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  HOME | Mexico

Mexico Greets 2018 Immersed in Biggest Election Battle in Its History

MEXICO CITY – Mexico is welcoming 2018 amid the biggest, costliest and most closely watched election contest in its history, with the presidency, hundreds of national legislative seats and thousands of official posts in 30 states up for grabs and the possibility that the most radical opposition in the last two decades may triumph.

The new Mexican president will inherit a country marked by the highest level of violence in decades, persistent social inequality, institutional corruption and the discredit of the political class, among other problems.

The conflictual relationship with the United States resulting from the continuous disparaging remarks by President Donald Trump, the uncertainty about negotiations to revamp the North American Free Trade Agreement and the economic impact of the tax reform package passed by the US Congress constitutes another key factor impacting on the country’s future.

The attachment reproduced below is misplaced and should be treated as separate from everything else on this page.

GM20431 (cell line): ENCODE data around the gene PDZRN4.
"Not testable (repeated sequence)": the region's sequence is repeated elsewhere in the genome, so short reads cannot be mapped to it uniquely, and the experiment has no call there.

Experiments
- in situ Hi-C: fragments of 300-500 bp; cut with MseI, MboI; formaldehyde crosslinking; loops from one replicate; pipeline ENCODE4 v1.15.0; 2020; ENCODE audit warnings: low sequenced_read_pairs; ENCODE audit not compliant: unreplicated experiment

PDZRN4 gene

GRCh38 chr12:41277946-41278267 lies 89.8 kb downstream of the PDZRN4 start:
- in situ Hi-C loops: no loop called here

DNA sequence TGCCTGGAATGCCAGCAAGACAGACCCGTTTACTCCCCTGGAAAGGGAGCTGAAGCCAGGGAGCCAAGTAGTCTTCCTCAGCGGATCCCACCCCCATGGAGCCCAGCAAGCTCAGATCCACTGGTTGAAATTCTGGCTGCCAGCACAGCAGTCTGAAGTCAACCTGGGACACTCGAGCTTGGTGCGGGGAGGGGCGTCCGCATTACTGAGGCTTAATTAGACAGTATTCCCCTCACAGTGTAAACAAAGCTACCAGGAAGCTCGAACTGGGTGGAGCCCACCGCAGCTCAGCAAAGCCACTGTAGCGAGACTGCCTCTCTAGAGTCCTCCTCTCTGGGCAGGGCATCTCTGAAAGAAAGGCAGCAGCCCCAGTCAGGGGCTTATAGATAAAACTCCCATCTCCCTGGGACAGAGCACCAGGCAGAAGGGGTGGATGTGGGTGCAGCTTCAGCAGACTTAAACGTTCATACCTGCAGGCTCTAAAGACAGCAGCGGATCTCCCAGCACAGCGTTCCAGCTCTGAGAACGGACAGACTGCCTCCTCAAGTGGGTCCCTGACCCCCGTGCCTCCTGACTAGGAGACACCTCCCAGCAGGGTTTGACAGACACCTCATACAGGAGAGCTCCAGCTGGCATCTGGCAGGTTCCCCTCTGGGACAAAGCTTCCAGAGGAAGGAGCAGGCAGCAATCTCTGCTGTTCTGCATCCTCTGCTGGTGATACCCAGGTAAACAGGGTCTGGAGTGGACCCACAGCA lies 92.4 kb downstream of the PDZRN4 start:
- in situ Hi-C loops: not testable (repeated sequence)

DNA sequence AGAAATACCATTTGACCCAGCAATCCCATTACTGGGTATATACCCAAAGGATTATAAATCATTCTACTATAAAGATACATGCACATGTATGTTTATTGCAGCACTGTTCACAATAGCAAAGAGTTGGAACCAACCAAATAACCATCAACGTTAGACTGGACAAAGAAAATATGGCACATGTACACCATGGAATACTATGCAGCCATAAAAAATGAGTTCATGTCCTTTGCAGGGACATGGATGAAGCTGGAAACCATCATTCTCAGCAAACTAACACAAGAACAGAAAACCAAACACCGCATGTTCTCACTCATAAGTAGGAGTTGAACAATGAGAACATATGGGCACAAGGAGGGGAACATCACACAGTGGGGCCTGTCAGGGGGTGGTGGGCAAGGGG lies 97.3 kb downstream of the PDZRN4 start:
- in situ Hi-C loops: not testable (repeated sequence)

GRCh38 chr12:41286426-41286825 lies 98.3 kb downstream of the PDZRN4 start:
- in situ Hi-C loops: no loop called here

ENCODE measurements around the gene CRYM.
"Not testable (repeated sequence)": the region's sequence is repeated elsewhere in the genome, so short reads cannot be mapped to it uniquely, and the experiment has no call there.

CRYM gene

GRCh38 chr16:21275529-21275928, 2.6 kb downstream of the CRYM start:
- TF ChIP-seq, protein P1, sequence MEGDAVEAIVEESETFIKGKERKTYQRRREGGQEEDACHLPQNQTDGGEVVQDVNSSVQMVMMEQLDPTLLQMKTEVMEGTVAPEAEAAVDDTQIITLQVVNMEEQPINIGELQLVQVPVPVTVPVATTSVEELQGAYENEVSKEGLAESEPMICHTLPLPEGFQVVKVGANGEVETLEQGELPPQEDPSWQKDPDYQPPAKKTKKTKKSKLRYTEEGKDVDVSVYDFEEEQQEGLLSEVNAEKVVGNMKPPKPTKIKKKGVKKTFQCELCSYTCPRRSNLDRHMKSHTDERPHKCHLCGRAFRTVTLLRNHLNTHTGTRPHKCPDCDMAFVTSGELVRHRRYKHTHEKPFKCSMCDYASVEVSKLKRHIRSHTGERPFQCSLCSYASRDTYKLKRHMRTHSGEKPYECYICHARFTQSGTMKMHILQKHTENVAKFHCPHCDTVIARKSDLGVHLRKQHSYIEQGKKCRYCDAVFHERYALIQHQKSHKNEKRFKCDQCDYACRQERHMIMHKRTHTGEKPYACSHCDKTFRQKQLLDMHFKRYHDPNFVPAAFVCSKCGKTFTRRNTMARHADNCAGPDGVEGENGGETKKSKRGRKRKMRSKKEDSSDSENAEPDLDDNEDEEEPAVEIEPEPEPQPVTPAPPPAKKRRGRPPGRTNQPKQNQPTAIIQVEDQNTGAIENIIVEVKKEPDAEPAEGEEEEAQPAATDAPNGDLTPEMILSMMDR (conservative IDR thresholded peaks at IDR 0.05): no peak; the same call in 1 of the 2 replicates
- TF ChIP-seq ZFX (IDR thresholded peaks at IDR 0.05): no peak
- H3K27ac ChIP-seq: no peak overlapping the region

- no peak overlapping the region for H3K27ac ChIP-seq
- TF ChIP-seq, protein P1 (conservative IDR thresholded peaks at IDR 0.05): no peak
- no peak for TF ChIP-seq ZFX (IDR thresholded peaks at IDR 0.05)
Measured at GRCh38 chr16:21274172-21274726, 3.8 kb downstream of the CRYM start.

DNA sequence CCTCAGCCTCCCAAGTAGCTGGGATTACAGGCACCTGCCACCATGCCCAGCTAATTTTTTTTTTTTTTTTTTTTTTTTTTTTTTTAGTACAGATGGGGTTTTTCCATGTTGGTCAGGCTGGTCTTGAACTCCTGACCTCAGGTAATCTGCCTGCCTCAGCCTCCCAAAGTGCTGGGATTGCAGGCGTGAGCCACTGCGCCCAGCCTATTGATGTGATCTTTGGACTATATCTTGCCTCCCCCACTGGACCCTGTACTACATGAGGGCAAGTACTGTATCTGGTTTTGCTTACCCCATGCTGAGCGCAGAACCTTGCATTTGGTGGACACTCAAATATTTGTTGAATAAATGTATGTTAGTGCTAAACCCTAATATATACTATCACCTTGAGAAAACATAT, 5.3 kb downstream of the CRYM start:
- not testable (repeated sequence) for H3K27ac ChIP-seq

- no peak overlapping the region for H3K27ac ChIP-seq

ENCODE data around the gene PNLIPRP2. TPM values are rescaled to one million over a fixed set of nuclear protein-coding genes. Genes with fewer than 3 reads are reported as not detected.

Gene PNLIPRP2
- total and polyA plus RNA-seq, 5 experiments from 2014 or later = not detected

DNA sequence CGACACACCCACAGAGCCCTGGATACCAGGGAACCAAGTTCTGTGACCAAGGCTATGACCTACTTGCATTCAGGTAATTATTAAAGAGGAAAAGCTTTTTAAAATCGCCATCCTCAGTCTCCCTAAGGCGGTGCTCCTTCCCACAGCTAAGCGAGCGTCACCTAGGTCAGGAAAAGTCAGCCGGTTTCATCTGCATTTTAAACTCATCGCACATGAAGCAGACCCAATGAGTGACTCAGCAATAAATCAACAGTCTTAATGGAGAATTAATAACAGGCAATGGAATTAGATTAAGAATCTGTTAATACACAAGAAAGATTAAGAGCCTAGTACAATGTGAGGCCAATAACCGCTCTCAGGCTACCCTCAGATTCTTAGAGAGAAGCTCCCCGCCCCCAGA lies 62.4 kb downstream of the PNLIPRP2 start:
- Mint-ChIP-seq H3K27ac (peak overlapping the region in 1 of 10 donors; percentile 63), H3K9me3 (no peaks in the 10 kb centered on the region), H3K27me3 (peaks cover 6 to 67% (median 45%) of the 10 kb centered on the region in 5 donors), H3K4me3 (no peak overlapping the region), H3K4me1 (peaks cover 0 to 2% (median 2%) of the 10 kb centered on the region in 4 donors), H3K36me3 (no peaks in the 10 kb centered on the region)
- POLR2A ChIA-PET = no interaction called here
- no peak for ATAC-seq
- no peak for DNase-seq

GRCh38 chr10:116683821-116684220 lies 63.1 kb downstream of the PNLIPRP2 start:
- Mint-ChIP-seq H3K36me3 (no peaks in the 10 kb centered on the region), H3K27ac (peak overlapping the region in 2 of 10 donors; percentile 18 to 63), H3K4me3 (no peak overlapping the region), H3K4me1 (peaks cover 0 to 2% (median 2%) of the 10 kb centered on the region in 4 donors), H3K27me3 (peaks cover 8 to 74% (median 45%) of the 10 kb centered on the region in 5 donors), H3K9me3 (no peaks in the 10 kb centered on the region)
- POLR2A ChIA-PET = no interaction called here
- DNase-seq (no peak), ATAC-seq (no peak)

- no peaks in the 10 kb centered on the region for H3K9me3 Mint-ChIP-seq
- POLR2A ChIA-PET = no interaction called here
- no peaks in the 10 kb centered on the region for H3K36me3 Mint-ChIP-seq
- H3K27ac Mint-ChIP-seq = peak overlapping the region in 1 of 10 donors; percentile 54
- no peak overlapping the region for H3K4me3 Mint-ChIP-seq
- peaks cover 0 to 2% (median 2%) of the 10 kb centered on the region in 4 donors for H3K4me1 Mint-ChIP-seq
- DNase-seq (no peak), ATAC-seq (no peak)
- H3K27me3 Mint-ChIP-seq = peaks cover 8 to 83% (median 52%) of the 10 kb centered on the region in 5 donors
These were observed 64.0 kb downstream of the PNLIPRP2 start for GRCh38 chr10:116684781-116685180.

Some 87.8 Mexican citizens are eligible to vote in the July 1 nationwide elections, with 1.4 million of them working at the 156,000 polling places.

The election campaign kicked off on Sept. 16 and the first phase will end on Feb. 11 when the various parties will finalize their tickets for the 3,407 posts that will be renewed.

The person selected as president will serve from 2018-2024, along with 628 members of Congress and governors, lawmakers and city councilmen in 30 states serving terms of assorted lengths.

The budget for the electoral process totals some $1.217 billion, the largest outlay in history, as requested by the National Electoral Institute (INE), to be allocated for the organization and financing of the registered political parties.

A significant portion of those funds will go to the parties to pay for almost 59 million radio and television advertisements.

Three main presidential candidates are far out front in the voter surveys: Andres Manual Lopez Obrador for the left, Ricardo Anaya for the rightist coalition mainly including the National Action Party (PAN) and Jose Antonio Meade for the governing Institutional Revolutionary Party (PRI), who also has the support of the Green party and the New Alliance.

A number of independent presidential candidates are also vying for public attention, air time and seeking to make their mark on the national stage.

The precampaign period runs until Feb. 11, and the campaign itself from March 30-June 27.

 

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